Mr. Pijush Barua is the owner of two businesses along Columbia Pike. He is originally from Bangladesh.
When I first came to the U.S. in 1990 from my hometown of Chittagong in Bangladesh, I lived in D.C. on Florida Avenue with my sister and her family. My first job here in this country was at a Dunkin Donuts on Wilson Boulevard in Arlington, Virginia. I was taking the Metro to and from work nearly every day. After some time, I decided to move to Arlington as it was closer to work. I first lived on North Monroe Street, and later moved to North Thomas Street. I continued working at the same Dunkin Donuts until 2004. Upon the advice of my boss, Alcova Heights became my new home from 1999 onward; my wife did not want to move anywhere else, as she had also fallen in love with the only city she’s known outside of her own hometown back in Bangladesh. I contribute my success to my boss, Theresa Sareen. I viewed her as not only as my boss, but my mentor and a mother-figure. I have become a man thanks to her guidance, assistance, and care.
I then moved to the Dunkin Donuts in the food court at the Pentagon and continued working there as a manager for the next six years. Due to the sensitive nature of working at the Pentagon, I had to have high security clearance and went through strict security protocols every morning when I arrived at work. I contribute my success at the Pentagon to my boss, Jerome Johnson. He was quite a beautiful character in my life, so much so that he was not only my boss, but a close friend and business partner.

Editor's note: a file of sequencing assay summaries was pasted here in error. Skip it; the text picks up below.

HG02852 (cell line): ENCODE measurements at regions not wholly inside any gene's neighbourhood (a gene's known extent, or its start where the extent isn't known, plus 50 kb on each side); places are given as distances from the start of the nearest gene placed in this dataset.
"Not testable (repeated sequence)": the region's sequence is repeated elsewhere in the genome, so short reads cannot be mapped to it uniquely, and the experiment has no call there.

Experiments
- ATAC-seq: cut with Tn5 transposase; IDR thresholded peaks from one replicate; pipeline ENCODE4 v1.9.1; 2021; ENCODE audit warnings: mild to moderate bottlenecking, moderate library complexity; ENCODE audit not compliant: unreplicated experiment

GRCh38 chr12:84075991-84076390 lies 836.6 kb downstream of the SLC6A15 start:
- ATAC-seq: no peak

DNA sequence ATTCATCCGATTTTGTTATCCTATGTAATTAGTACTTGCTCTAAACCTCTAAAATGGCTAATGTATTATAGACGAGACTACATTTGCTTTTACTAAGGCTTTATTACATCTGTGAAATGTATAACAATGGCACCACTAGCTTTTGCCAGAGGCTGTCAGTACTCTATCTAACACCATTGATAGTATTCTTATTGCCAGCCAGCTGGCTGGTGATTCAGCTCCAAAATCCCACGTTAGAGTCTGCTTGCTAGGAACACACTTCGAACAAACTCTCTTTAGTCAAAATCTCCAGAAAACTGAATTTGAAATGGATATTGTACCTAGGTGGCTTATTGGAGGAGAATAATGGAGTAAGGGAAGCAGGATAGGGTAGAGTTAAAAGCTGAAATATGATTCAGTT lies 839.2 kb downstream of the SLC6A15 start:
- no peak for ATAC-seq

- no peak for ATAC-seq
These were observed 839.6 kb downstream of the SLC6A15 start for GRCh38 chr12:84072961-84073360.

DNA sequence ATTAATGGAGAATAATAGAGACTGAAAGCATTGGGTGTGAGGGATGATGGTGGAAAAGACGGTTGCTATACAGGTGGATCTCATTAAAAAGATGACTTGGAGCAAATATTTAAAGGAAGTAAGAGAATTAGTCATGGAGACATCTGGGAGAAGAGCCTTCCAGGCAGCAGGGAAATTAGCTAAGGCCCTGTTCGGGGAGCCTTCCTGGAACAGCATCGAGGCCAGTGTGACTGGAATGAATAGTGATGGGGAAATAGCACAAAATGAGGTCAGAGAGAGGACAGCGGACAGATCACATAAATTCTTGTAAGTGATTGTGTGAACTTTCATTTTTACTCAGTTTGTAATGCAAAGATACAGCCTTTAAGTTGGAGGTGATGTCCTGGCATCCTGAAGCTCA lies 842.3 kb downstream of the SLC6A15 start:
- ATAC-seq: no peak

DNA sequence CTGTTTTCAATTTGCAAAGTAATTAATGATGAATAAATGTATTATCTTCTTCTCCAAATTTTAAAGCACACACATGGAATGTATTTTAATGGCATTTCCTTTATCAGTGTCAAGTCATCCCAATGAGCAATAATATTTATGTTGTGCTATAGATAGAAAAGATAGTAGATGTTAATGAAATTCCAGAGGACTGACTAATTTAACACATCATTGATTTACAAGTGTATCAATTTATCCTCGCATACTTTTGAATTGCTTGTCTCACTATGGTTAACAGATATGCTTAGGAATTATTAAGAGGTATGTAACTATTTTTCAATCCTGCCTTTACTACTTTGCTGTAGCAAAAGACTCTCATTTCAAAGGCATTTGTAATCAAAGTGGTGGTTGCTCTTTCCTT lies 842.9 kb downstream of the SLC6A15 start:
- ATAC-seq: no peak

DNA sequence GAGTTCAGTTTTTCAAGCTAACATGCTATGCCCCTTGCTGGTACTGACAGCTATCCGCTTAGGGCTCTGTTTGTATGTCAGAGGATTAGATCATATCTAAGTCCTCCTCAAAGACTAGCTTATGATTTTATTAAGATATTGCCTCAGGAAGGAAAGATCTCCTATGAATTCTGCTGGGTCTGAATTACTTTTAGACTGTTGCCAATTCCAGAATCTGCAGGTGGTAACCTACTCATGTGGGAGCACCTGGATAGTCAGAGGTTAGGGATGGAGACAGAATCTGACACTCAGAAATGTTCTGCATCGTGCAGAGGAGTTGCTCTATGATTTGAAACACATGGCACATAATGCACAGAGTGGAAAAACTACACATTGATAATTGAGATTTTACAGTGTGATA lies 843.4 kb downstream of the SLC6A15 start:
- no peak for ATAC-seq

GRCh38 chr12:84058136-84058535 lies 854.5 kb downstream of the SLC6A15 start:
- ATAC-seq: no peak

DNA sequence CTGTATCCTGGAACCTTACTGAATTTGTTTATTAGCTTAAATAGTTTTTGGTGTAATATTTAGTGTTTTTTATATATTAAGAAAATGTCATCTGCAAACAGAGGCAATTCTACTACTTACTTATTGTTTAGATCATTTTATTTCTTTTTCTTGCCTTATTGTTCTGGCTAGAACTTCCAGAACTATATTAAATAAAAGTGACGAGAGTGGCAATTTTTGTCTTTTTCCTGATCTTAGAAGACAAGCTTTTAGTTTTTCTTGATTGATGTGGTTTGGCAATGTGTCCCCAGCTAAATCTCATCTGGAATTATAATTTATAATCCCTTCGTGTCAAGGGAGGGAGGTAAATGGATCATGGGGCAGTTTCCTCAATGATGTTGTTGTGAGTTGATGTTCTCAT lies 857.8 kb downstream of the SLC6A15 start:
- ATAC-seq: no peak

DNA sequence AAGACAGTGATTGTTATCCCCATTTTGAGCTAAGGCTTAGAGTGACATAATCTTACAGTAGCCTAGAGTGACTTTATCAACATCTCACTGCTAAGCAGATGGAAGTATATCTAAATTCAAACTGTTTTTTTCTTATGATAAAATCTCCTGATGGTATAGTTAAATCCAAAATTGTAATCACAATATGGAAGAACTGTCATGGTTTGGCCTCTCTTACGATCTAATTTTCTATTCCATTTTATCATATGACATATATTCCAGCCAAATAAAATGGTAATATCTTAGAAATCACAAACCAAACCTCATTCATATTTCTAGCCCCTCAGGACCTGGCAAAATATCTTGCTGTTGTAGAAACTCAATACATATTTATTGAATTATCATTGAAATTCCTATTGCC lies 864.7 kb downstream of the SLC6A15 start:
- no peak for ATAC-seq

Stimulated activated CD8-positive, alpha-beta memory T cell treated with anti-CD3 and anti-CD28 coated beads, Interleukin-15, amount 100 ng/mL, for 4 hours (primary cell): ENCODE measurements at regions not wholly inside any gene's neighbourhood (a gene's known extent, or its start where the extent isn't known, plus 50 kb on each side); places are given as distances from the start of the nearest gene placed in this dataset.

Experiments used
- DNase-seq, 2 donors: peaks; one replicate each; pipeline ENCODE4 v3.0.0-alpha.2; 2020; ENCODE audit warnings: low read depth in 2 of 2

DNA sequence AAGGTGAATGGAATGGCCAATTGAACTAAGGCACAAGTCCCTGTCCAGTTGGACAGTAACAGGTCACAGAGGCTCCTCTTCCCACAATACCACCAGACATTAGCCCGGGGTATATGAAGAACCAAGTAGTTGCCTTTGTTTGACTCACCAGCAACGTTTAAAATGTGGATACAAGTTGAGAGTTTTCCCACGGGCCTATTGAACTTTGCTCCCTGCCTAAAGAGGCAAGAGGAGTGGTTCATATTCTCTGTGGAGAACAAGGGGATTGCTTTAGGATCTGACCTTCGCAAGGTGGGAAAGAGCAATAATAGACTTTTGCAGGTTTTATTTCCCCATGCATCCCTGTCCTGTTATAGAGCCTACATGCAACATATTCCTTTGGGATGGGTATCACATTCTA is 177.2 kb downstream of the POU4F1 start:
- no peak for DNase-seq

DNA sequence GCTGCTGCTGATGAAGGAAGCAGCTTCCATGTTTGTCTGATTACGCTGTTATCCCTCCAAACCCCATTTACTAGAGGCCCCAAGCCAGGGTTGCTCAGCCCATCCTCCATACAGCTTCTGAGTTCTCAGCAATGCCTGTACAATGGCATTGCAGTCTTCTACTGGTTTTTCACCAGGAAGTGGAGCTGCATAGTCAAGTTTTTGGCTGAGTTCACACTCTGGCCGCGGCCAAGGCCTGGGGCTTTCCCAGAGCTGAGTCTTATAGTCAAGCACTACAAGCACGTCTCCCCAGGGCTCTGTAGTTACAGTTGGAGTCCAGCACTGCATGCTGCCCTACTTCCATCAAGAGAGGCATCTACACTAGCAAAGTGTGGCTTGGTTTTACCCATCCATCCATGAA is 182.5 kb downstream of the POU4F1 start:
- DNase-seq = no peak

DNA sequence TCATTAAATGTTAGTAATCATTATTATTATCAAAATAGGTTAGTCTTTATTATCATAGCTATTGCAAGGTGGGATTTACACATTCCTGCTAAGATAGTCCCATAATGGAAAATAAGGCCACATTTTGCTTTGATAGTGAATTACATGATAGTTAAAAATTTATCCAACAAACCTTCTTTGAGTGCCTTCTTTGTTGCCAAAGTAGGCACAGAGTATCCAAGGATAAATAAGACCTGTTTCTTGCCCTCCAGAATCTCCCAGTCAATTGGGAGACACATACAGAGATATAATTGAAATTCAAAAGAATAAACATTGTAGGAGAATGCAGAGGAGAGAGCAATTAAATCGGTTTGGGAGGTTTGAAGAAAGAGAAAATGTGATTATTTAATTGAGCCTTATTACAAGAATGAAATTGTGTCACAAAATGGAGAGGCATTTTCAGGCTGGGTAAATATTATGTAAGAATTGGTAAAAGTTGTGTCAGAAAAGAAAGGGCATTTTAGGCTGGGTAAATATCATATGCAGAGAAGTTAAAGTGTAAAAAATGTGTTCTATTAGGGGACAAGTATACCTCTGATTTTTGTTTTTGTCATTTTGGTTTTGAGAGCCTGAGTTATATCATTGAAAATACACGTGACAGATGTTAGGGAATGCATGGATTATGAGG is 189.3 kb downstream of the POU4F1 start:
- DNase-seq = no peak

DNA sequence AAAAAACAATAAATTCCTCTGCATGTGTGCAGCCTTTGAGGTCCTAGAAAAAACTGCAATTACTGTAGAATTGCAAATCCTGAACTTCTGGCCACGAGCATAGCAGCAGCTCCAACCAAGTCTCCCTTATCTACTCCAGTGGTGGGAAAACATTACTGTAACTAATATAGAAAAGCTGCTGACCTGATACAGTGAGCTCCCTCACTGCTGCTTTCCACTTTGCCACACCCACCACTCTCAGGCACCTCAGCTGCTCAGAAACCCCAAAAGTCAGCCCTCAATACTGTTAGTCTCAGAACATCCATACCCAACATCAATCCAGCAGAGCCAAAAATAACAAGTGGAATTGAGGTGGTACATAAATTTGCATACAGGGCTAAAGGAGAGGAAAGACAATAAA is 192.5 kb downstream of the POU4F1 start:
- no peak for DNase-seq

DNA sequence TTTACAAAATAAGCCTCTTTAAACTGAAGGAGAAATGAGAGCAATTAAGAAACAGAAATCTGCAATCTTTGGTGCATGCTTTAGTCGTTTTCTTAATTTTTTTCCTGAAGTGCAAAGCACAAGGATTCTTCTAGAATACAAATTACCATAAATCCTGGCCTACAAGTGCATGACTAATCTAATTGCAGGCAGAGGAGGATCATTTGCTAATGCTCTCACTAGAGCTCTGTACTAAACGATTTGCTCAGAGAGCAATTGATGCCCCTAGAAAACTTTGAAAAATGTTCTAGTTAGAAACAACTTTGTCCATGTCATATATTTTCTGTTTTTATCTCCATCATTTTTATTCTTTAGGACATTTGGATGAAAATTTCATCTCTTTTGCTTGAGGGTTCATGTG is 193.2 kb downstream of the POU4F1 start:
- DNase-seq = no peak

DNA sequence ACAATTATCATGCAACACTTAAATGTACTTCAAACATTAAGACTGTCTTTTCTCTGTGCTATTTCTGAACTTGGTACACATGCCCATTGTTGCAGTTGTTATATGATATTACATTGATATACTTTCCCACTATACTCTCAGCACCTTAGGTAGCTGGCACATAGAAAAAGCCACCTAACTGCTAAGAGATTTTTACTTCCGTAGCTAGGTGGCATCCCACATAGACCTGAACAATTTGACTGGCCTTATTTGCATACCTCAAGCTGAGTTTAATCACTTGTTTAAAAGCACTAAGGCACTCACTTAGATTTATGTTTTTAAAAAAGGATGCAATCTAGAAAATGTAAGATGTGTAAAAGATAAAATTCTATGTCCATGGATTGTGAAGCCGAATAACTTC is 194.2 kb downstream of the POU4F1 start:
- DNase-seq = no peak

I then decided that after years of working in the food industry and managing multiple stores – something I was doing while at the Pentagon – I wanted to open my own business. At first, I wanted to open my own Dunkin Donuts franchise in Arlington as I lived here and loved my city. But as I looked around, I found out that all the Dunkin Donuts were already franchised in the Arlington area. Due to an SDA (Store Development Agreement), I would need their permission to open one and pay $100,000.00 to $200,000.00